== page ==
Find us on Facebook!

To keep updated like our page at:

Or on Twitter:

Or E-mail us at:

Thursday 5 May 2022

Review: Wo Fat, Tómarúm, Ufomammut, Sicksense (Reviews By Rich P & Matt Bladen)

Wo Fat - The Singularity (Ripple Music) [Rich P]

Wo Fat rule. I know that is not the most subjective way of starting out a review of their new album, The Singularity, but it is fact. Up to this point the have put together an almost perfect discography and a cult following within the heavy rock genre that generates all sorts of rabid fandom for the band from Dallas, Texas. Now, when you are so highly regarded, how do you continue to top what is already considered a masterpiece of a discography? How about putting out the seven amazing tracks found on their seventh full length, released by the mighty Ripple Music. Honestly whatever I write here will not do this album justice but let’s start with how it sounds. 

The production is perfect. Wo Fat has never sounded better, and the addition of more instrumentation (more bongos! Rhodes piano!) make their already amazing sound rip even more. All of this comes together perfectly on the track Overworlder, which I will stack against any previous Wo Fat track in their back catalog. The groove, the guitar work, the solo, the instrumentation, it’s all adding up to the perfect heavy blues/stoner rock track. Yes, it is twelve minutes long, but tell me that it doesn’t seem like five. There is nothing over bloated on The Singularity, even with the shortest of the seven tracks being just under eight minutes and three of the tracks in the double digits. The track The Unraveling is packed full of riffs and the up-tempo rocker just rips. I even find myself singing parts to myself (“suspicions confirm, it’s a fatal error” is both catchy and can be used routinely throughout my day).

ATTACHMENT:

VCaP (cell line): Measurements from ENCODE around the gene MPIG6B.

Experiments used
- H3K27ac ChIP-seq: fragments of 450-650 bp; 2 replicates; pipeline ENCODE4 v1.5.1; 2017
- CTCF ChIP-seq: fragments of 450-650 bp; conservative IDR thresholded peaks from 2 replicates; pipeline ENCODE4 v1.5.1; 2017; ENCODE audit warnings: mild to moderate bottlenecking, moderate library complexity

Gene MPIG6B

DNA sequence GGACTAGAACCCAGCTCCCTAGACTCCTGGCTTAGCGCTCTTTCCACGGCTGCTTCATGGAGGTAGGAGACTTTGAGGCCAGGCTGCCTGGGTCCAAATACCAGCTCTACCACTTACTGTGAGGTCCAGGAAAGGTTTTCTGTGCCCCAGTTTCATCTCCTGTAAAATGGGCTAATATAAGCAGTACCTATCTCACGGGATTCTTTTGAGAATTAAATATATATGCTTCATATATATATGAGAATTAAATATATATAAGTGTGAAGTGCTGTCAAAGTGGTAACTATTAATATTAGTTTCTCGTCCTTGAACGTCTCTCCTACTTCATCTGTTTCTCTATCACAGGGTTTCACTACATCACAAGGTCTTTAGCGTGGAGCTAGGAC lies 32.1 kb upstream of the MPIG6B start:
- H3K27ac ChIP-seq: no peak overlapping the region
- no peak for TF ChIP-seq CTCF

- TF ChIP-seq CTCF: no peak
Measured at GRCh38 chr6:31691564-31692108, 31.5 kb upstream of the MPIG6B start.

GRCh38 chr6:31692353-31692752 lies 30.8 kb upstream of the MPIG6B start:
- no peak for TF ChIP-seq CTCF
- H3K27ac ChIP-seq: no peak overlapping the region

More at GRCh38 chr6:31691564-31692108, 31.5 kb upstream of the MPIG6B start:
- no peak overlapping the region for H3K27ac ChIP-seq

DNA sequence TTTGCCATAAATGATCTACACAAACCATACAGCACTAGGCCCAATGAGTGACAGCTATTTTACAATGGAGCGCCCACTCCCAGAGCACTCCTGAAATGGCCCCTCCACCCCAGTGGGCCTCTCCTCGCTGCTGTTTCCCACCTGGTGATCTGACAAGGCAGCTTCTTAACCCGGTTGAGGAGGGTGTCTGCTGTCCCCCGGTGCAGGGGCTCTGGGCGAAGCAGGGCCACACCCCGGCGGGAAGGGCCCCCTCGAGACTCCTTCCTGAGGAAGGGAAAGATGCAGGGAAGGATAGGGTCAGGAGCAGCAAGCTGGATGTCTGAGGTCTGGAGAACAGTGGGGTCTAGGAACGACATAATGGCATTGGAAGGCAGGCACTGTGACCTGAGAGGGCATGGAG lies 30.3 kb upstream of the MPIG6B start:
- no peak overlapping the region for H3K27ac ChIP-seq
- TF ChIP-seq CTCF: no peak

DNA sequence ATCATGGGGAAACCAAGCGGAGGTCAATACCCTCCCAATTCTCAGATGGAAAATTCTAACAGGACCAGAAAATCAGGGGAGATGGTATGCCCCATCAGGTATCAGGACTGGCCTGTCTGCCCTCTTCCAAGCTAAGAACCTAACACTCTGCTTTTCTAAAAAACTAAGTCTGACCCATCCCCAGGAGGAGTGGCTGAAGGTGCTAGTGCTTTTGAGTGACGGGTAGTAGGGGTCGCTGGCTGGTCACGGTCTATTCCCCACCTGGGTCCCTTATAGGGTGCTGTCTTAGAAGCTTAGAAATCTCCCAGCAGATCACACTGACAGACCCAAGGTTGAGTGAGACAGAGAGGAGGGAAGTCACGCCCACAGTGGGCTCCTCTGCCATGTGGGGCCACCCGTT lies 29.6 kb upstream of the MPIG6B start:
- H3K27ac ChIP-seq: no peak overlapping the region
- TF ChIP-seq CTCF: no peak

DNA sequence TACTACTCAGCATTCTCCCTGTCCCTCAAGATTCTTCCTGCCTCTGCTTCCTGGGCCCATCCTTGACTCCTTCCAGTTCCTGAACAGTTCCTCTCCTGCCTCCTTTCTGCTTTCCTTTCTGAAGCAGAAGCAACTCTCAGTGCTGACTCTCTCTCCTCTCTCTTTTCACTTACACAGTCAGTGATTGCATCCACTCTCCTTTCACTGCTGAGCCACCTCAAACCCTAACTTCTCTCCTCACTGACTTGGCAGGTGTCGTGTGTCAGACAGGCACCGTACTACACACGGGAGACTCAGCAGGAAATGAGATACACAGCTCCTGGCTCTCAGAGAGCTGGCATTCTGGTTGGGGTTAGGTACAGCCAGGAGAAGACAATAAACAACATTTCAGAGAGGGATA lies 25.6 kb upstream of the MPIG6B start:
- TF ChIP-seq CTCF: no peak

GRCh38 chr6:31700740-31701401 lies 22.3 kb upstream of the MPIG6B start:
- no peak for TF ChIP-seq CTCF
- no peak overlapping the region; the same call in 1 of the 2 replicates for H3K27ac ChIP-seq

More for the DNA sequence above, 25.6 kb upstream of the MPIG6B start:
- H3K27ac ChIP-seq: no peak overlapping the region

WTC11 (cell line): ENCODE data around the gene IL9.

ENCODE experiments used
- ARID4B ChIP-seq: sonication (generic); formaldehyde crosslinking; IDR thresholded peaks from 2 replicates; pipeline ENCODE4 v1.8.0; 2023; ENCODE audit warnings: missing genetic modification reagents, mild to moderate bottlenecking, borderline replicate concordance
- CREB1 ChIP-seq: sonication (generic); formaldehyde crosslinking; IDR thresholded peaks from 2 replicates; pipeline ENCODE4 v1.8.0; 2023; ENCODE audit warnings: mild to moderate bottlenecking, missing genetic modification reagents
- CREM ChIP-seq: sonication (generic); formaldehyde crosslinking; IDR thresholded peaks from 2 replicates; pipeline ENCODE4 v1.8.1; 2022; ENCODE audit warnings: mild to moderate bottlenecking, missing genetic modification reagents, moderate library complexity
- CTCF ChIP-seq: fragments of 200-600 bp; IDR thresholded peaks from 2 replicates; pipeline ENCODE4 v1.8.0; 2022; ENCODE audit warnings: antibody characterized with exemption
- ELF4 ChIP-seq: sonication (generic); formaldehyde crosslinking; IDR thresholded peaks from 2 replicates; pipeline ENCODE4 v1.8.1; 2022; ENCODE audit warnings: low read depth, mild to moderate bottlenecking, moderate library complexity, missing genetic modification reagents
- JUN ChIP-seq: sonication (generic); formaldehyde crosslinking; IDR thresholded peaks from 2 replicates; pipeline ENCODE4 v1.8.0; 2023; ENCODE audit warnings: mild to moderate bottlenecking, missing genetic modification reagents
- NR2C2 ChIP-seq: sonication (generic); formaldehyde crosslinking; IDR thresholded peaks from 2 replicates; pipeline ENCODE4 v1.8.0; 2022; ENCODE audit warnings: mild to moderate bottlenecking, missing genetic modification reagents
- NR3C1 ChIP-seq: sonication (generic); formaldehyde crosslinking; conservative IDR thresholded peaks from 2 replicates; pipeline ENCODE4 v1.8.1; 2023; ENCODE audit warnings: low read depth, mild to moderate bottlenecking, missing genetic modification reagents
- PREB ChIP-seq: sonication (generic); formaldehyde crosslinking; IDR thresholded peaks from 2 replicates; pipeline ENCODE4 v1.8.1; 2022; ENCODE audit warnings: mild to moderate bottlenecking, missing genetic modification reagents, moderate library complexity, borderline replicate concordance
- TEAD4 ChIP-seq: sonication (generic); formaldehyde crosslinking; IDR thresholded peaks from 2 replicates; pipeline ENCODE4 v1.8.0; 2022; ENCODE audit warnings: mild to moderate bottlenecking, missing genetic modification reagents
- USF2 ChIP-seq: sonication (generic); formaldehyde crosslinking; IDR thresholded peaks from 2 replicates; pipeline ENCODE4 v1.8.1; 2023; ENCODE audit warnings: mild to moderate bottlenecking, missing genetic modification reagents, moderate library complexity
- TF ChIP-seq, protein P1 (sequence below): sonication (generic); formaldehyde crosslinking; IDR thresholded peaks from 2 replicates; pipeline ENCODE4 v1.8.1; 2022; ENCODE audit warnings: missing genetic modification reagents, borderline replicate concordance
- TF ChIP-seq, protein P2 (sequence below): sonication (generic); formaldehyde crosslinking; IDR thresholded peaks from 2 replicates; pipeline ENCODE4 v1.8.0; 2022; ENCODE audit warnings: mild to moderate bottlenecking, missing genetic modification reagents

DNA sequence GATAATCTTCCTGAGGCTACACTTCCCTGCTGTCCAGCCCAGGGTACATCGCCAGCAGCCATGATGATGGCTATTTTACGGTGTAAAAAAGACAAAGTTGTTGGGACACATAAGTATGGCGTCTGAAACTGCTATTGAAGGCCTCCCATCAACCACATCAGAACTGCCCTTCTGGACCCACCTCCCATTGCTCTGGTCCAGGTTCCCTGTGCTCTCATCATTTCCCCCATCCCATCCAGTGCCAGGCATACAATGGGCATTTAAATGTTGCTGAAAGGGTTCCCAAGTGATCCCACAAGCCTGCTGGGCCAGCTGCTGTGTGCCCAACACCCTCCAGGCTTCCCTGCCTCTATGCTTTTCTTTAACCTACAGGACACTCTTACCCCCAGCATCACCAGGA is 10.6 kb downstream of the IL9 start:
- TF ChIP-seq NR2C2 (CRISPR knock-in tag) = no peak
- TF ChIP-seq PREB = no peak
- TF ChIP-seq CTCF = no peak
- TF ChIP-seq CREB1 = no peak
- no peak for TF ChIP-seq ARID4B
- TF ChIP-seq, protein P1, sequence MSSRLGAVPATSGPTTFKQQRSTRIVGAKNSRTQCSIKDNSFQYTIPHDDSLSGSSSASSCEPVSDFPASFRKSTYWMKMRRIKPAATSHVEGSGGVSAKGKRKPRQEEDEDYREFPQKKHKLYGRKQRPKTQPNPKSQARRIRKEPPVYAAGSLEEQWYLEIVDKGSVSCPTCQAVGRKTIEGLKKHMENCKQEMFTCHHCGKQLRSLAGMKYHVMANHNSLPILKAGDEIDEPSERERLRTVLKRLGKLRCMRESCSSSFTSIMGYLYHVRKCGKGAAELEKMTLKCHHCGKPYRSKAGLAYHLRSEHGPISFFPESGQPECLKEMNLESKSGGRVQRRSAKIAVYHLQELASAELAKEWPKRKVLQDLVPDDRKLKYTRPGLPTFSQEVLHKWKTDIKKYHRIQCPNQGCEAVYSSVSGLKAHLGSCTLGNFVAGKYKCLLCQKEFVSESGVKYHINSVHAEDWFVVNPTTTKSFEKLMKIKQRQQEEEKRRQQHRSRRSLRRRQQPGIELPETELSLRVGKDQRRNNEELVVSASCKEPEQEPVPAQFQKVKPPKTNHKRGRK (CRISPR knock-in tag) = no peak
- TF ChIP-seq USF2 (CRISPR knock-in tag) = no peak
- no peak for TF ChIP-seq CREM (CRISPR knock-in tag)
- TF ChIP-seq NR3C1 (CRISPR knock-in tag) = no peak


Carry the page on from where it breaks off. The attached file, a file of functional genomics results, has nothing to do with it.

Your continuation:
The Witching Chamber is a prototypical Wo Fat track in all the best ways: the riffs, the heavy groove, the ripping solo. All you would ask for and get from Wo Fat. The title track offers multiple tempo changes and more of those killer riffs to knock your head clean off. The closer, The Oracle, is seventeen minutes of absolute heavy blues rock jamming that will blow you away and is a perfect closer. These are just a few of the highlights. My words on a track-by-track review would not do this justice. Please get your hands on this to find out for yourself. The Singularity is a top tier band at their peak, which is something to behold. 

Wo Fat have released an absolute classic that will rank on top of their already amazing catalog. You may hear a gripe that it is too long, but there is nothing about this record that should have been edited or removed. Fans of the band could not ask for a more perfect release, and everyone who enjoys any kind of heavy music should immediately check this out. Album of the year front runner and absolute modern classic. 10/10

Tómarúm - Ash In Realms Of Stone Icons (Prosthetic Records) [Matt Bladen]

The Icelandic metal scene is something that is small but almost perfectly formed, much of it comes in the form of atmospheric extreme metal that draws heavily from the frozen vistas and the countries seemingly endless ennui. The Icelandic word Tómarúm translates to "empty space", and nails that beautiful fusion of melancholic soundscapes and fierce, progressive extreme metal. However Tómarúm do not hail from the frozen realm of Iceland, they are actually an American duo from Atlanta Georgia. Surprise!

Comprised of Kyle Walburn who gives guitars/vocals/programming and Brandon Iacovella who has guitars/vocals/contrabass, they are the core songwriting/performing duo for all of Tómarúm's music and they have already released one previous EP that established them as a band who need to be taken seriously in their talent. For the studio sessions on this album they tapped Spencer Moore of Inferni to get behind the kit and proceed to destroy it, as for the bass the twosome brought in Arran McSporran from Virvum playing lots of fretless bass, that is one of the main sonic elements on this record, the fretless bass playing reminiscent of the band Death as it features heavily on the title track and on In This Empty Space where there's even a bass solo.

There's a balancing act on this debut album that swaps between feeling mechanical and organic, the songs shifting through this record's hour long run time, combining a multitude of styles for a diverse recording. Though nearly all of the tracks feature some mind blowing solos, Where No Warmth Is Found coming in high on the list of the best six string bending, more effective also when put to the emotional synth and piano that is so present on the song. Ash In Realms Of Stone Icons is a record born of the need to "explore the mental void left by extreme emotional pain" continuing the bands' previous releases that deal with depression and loss.